Why has it been so difficult for Chinese OEMs to crack the US market?

Analysts have been predicting for well over 10 years that new Chinese entrants will be taking the US market by storm.  Yet, there has been limited change on this front.  Globally, Chinese handset OEMs own more than 43% of smartphone market share.  Yet, in the US it is 18%.  ZTE and Alcatel have cracked the top 5 breaking through with solid volumes within prepaid channels.  Motorola (Lenovo) remains a niche but well-known vendor within Verizon.  Others have been relegated to the US open channel with very limited growth prospects.  Why is it so difficult for OPPO, vivo, Huawei and others to grab a foothold in the US?

There are many barriers for new players in carrier controlled markets

Carriers continue to hold the power in the US controlling over 70% of sales.  US carriers are not interested in building handset OEM brands.  Carriers expect brands to either bring in users on their own recognizance or for brands to spend big money to do so.  Further, carriers are going through increasingly competitive times.  It is expensive to carry many brands, many SKUs—especially when many do not sell well.  It is expensive to support the costs of testing, training, marketing, and handle returns of low volume brands.  New brands must present very unique or compelling cases to carriers.

There has been a shift in many of the large, COR (corporate owned retail) stores to only carry high volume SKUs.  Many carrier direct & indirect stores are only dedicating shelf space to high-volume models.   All others are ordered on-demand (or, stocked but without shelf space).  Either way, this has drastically hurt second-tier suppliers.  Without shelf-share presence volumes will be fledgling.  Virgin Mobile is an extreme, announcing they are selling exclusively iPhones.

Carriers are interested in known brands bringing full portfolios.  It is a quicker and easier sale for store reps to sell well-established brands.  A clear example of this is it is easier for carriers to sell a full suite of Samsung Galaxies at multiple price points than smaller brands who only address certain price points.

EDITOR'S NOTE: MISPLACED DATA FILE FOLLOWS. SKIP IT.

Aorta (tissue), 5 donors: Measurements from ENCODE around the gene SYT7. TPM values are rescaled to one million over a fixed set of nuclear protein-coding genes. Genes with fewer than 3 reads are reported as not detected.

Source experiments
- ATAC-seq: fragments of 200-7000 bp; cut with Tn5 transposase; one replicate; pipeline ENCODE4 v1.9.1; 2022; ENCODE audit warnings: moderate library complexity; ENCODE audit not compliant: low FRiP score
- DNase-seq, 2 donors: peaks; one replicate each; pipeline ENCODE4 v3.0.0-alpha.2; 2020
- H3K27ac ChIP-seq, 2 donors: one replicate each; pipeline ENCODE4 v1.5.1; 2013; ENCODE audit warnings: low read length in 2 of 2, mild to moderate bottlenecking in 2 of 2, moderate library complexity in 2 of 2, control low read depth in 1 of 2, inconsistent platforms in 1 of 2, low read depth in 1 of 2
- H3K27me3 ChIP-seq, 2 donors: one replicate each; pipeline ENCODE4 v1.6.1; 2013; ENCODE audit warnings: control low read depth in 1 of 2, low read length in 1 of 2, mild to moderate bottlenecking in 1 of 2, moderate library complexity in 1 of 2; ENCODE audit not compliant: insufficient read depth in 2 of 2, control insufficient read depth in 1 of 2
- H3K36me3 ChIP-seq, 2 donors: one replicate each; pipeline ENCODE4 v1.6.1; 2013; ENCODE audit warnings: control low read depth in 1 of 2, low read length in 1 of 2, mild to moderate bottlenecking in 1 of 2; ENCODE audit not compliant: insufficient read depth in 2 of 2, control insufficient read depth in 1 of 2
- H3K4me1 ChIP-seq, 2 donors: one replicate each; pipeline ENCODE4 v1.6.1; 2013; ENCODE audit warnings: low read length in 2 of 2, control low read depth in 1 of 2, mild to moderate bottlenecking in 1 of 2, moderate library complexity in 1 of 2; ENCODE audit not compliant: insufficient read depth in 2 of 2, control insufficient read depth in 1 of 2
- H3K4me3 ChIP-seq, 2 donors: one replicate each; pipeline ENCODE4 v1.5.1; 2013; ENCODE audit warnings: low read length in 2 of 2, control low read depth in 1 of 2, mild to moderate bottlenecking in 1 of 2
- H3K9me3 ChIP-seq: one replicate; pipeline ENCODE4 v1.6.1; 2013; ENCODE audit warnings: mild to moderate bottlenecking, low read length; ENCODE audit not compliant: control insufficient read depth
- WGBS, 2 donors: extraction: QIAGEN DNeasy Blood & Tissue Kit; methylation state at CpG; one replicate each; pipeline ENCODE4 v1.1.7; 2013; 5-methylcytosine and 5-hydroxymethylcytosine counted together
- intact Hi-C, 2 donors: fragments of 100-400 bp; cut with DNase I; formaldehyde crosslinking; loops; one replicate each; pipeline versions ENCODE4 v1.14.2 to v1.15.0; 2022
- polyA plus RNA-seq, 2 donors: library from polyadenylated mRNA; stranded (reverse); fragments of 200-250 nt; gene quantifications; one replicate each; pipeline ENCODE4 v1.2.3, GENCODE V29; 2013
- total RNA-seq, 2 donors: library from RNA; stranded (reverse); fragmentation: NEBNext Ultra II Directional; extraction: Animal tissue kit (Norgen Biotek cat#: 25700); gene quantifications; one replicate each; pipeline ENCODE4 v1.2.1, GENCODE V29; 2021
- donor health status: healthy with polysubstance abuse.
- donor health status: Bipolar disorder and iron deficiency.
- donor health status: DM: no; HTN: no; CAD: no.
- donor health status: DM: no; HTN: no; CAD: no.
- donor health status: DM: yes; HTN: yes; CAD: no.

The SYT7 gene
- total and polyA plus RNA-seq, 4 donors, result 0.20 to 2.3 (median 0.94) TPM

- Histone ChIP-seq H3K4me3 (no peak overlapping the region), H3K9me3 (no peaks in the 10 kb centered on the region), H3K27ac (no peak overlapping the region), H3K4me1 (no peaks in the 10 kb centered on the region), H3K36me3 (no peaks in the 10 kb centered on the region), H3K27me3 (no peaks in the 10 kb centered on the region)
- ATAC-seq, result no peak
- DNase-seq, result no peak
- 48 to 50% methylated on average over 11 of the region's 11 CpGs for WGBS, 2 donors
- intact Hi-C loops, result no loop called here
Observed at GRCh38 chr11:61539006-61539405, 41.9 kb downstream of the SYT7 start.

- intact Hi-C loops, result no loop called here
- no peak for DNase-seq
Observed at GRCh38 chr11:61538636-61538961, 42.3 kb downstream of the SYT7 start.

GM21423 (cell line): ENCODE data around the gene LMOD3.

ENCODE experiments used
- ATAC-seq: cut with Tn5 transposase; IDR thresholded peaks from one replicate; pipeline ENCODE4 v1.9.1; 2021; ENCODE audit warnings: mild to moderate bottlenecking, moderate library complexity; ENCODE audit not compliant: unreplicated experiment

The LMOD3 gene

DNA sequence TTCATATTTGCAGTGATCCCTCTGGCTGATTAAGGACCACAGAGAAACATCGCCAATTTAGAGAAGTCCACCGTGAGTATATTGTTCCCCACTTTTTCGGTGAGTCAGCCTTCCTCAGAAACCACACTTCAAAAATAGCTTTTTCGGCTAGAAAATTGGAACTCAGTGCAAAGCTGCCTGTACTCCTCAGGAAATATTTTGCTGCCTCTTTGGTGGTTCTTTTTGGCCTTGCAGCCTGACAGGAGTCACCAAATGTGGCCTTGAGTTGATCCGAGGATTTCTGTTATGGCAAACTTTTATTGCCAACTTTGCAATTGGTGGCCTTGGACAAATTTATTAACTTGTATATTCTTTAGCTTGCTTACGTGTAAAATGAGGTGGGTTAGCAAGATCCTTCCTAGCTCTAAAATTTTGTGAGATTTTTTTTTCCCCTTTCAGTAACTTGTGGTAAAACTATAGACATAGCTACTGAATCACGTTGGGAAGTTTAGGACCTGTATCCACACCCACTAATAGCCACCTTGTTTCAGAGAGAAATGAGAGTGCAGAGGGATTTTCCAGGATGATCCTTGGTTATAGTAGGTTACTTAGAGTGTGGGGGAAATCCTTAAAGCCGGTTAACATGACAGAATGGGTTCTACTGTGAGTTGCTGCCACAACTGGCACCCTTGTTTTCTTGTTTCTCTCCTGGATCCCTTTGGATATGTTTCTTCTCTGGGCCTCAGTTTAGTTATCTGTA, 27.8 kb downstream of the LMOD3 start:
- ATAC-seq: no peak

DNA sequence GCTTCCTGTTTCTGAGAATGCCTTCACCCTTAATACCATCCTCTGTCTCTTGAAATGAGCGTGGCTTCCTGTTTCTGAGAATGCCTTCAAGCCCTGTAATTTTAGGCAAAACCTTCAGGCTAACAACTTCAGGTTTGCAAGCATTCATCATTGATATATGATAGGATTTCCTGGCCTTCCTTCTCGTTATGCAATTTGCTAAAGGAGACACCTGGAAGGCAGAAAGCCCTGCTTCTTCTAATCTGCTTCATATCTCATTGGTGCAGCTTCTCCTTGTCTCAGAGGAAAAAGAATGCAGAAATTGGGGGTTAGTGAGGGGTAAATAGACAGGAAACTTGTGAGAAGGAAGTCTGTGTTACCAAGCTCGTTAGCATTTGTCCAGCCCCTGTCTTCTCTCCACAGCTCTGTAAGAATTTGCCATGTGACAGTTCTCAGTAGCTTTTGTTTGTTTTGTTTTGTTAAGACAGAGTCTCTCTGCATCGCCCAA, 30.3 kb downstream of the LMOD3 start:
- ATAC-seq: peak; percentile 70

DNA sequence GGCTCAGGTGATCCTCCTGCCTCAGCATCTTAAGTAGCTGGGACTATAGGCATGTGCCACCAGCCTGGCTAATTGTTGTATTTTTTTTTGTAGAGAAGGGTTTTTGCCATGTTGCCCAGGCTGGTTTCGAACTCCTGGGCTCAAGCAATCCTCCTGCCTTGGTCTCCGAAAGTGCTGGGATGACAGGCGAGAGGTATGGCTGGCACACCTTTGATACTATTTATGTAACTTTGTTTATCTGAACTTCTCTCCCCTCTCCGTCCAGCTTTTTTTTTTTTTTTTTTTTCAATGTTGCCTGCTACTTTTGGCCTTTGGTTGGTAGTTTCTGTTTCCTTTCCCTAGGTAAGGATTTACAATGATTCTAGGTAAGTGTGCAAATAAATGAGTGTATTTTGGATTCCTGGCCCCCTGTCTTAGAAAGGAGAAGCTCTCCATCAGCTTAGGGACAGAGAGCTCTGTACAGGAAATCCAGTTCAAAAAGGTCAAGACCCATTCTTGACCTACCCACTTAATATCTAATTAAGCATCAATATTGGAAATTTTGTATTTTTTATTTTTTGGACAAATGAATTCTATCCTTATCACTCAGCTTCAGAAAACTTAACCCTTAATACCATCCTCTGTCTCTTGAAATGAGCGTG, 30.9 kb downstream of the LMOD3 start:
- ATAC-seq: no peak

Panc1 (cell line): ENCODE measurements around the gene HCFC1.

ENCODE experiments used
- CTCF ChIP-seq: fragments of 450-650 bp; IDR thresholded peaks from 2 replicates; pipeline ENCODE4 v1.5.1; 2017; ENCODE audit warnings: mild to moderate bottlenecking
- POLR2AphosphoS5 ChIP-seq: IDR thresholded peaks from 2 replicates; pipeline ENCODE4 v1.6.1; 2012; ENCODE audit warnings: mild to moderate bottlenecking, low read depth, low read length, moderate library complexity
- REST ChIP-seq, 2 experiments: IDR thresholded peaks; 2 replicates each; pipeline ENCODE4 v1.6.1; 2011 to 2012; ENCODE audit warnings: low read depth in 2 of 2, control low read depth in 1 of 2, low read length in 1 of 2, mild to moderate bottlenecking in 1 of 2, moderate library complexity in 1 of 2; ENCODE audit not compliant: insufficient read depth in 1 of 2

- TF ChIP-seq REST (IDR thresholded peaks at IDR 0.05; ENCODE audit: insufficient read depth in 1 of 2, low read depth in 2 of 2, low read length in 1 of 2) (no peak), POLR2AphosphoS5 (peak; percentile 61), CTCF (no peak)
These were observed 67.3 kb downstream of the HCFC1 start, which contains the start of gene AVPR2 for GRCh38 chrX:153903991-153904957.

US carriers are concerned that young handset OEMs are not fully paying for all required IP.   Carriers are concerned that they will have to deal with embargos and lawsuits if there is litigation following new OEMs they have ranged.  Yes, the Qualcomm licensing agreements made with both the Chinese government and multiple Chinese OEMs will help.  However, overcoming past mindsets and recent litigation will take time.

Costs entering the US market are significant

Open and online channels are a great way for initial entry into the US market, but they are not long-term, profitable channels.  So, at some point, OEMs will be forced to go through the rigorous carrier lab process’.  There is a significant cost to get a device through a carrier lab—the largest being the technical team needed to support the process.  If multiple carrier labs are entered, a lot of the work does not carry over for each carrier, adding to the expenses.  Successful vendors entering the US market have seen success’ going through the lab process even if they are not formally ranged by the carriers.  ZTE and alcatel are prime examples.  Despite the costs, the insights gained by the process will help the handset OEM once formally ranged by a carrier.  It will also help the carrier channel build confidence in the OEM.  However, since the costs to support are significant, most Chinese vendors have not submitted devices into carrier labs.

R&D costs can really grow when a global variant cannot be used if an OEM abides by all the carriers’ requirements.  This loss of economies of scale is difficult to overcome unless volumes are significant within a carrier channel.  OEMs must be ready to induce these high costs even while channel volumes will likely be low early on.

The US market has grown into an all-or-nothing market.  Spend big on marketing campaigns or a device will be drowned out by the major launches.  Carriers are looking for large, flashy ad campaigns to bring subscribers into stores.  And, often carriers will throw in money to these large campaigns.  Big spending has become a normal mode of business for the major carriers.  Large and costly marketing campaigns are requirements to launch a device within a carrier channel.  Further, spending through mid-life and beyond is needed to keep momentum and longevity.  This has made the US a costly and challenging market even for large, established suppliers such as LG.

Most importantly, the US market is a mature smartphone market and over 50% of subscribers have purchased multiple Apple & Samsung smartphones.  So, to become a top 5 OEM in the US market will take the hardware, heavy marketing, and a strong value offering to switch a subscriber from another OS and/or another OEM ecosystem.

To crack the US market will take a multi-year plan and will take a considerable amount of patience.  It is not reasonable to believe a new OEM will be ranged in all or even two of the major carriers first attempt.  It will take a multi-year approach to slowly grow the support and R&D teams needed to grow in small channels and move into the more expensive, competitive, and larger sales channels.

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